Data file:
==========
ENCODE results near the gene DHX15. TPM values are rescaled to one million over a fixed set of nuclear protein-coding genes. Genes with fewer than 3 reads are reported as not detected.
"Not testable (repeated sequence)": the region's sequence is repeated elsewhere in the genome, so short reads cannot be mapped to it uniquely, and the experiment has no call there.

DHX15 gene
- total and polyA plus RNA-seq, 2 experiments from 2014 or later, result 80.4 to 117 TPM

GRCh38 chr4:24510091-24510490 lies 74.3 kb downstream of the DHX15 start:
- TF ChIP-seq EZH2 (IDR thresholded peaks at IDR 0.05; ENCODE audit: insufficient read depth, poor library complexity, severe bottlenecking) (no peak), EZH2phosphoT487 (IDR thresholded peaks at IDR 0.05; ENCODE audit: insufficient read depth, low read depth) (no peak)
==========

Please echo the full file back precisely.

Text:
ENCODE results near the gene DHX15. TPM values are rescaled to one million over a fixed set of nuclear protein-coding genes. Genes with fewer than 3 reads are reported as not detected.
"Not testable (repeated sequence)": the region's sequence is repeated elsewhere in the genome, so short reads cannot be mapped to it uniquely, and the experiment has no call there.

DHX15 gene
- total and polyA plus RNA-seq, 2 experiments from 2014 or later, result 80.4 to 117 TPM

GRCh38 chr4:24510091-24510490 lies 74.3 kb downstream of the DHX15 start:
- TF ChIP-seq EZH2 (IDR thresholded peaks at IDR 0.05; ENCODE audit: insufficient read depth, poor library complexity, severe bottlenecking) (no peak), EZH2phosphoT487 (IDR thresholded peaks at IDR 0.05; ENCODE audit: insufficient read depth, low read depth) (no peak)